UN Women Australia MBA scholarship recipient drives change

From Zimbabwe to regional New South Wales, 2022 UN Women Australia MBA scholarship recipient Laurena Basutu has seen firsthand how people and access can break down barriers and tackle inequality.

Woman with brown skin and short black hair smiling. She is wearing a teal blazer

Laurena Basutu, UN Women Australia MBA Scholarship recipient

Laurena Basutu has been awarded the 2022 UN Women Australia MBA scholarship, which funds the study of the University of Sydney Business School’s part-time MBA. The scholarship aims to promote gender equality at the most senior levels of the nation’s public, corporate and not-for-profit sectors, and is worth more than $60,000.

A project manager with Transport for NSW, Laurena’s engineering career has seen her contribute to the compliance, safety and quality of a variety of rail projects including freight, intercity fleet and regional fleet.

Her long-term goal is to create sustainable infrastructure that gives women physical, economic and social access to opportunities – a lofty aim inspired by her family’s move from Zimbabwe to Narooma (on the NSW far south coast) in the early 2000s.

“Growing up in Zimbabwe I was constantly reminded that I was one of the lucky few, born after independence in 1980, whose future would not be curtailed by colonialism. I would have access to opportunities that my mother and her mother before her could only dream of,” Laurena said.

“It was not until I moved to Australia in 2004 and took the free school bus to Narooma High School that I understood what true access was. That bus trip changed my life. It gave me the structural support to access an education that would not have been available to me otherwise. Beyond that, it opened my eyes to the fact that no-one can be free without equal access.”

A family history of change makers

Laurena’s determination to close the gender pay gap can partially be traced back to her mother-in-law, who was offered five-sixths of a man’s salary upon returning to work in Botswana in the 1970s.

With the help of a male colleague, she demanded equal pay and successfully had the discriminatory policy overturned.

Laurena aims to do the same and become an agent for change through her MBA.

It was not until I moved to Australia in 2004 and took the free school bus to Narooma High School that I understood what true access was. That bus trip changed my life.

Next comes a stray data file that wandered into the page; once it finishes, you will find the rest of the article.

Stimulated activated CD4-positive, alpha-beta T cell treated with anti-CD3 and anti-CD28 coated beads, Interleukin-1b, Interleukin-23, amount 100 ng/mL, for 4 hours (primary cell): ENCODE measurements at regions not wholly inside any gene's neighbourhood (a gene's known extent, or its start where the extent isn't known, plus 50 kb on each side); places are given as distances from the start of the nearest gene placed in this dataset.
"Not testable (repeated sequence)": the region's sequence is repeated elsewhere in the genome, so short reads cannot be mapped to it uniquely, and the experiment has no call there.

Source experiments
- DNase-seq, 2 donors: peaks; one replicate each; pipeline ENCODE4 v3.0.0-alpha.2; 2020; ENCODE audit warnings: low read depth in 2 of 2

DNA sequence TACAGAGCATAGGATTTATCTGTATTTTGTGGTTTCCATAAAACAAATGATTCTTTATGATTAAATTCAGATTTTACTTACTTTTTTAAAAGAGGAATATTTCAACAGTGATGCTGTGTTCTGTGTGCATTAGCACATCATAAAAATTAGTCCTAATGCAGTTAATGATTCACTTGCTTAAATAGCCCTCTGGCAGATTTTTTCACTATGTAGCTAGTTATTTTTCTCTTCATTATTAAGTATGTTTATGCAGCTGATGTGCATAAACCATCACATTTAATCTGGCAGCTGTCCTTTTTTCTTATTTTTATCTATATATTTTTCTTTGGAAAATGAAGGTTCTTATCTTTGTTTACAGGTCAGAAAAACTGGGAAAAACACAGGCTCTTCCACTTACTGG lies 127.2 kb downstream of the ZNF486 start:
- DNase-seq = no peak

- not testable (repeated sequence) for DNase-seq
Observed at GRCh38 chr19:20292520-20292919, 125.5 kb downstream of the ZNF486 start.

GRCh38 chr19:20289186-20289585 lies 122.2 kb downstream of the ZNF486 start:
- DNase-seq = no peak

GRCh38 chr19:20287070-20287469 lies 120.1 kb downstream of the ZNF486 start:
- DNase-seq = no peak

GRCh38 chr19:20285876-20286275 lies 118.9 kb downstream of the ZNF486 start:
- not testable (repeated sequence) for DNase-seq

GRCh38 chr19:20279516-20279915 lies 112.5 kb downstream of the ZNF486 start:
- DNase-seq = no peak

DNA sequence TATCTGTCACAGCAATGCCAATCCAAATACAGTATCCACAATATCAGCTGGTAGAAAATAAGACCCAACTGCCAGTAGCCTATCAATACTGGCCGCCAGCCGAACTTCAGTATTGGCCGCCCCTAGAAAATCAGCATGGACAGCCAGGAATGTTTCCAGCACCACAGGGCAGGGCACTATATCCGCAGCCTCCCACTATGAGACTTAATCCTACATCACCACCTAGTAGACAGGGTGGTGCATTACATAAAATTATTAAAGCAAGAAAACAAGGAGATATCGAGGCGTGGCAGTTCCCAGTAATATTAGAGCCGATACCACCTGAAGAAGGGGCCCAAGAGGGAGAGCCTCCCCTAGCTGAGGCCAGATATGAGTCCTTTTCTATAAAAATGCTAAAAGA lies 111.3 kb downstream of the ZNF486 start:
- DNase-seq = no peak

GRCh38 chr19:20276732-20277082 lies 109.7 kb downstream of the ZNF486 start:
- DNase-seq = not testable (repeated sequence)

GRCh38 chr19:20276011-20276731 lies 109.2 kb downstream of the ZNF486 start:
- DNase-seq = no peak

Laurena Basutu

“I’ve always believed that structural change is at the heart of tackling systemic inequality. Often we deal with the symptoms of inequality rather than the root cause,” she said.

“I am not a key decision maker in my organisation. Despite there being more women in work, we do not call the shots. This is not just the case in male-dominated industries like tech, but is also prevalent in industries like retail where, despite the majority of employees being women, 70 percent of the leadership are men.

“As the only black woman in my team, I have been uniquely placed to be a role model for those around me. I am a mentor to young female engineers. But that alone is not enough.

“Being in the room is simply not enough. Visibility – without structural and systemic change – is not sufficient. I want to do more to empower future female leaders and this scholarship will help me do that.”

Laurena believes the MBA will give her the tools, skills and perspective to understand and address the root causes of inequality.

Aims as a female leader in STEM

As the only black woman in her team, Laurena believes she is in a unique position to not only be a role model but also affect change at a higher level.

“Structural change is often incremental. The key to success is often working with like-minded people toward a long-term outcome,” she said.

“Undertaking this MBA under the UN Women’s Australia scholarship will also keep me motivated to continue to pursue change.”

Thinking long-term, Laurena’s goal is to create sustainable infrastructure that gives women physical, economic and social access to opportunities.

“Coming from a country with a complicated geopolitical climate, I’ve seen the positive impact that sustainable development work can have on supporting indigenous people to set up the structures and civil society to lift themselves out of poverty.

“I want to be a part of that. I want to use my skills to change the lives of women and girls in rural, regional and developing communities.”

It’s something Laurena has already embraced through volunteer roles, including with the Foundation of Young Australians, the Oaktree foundation and Engineers Without Borders.


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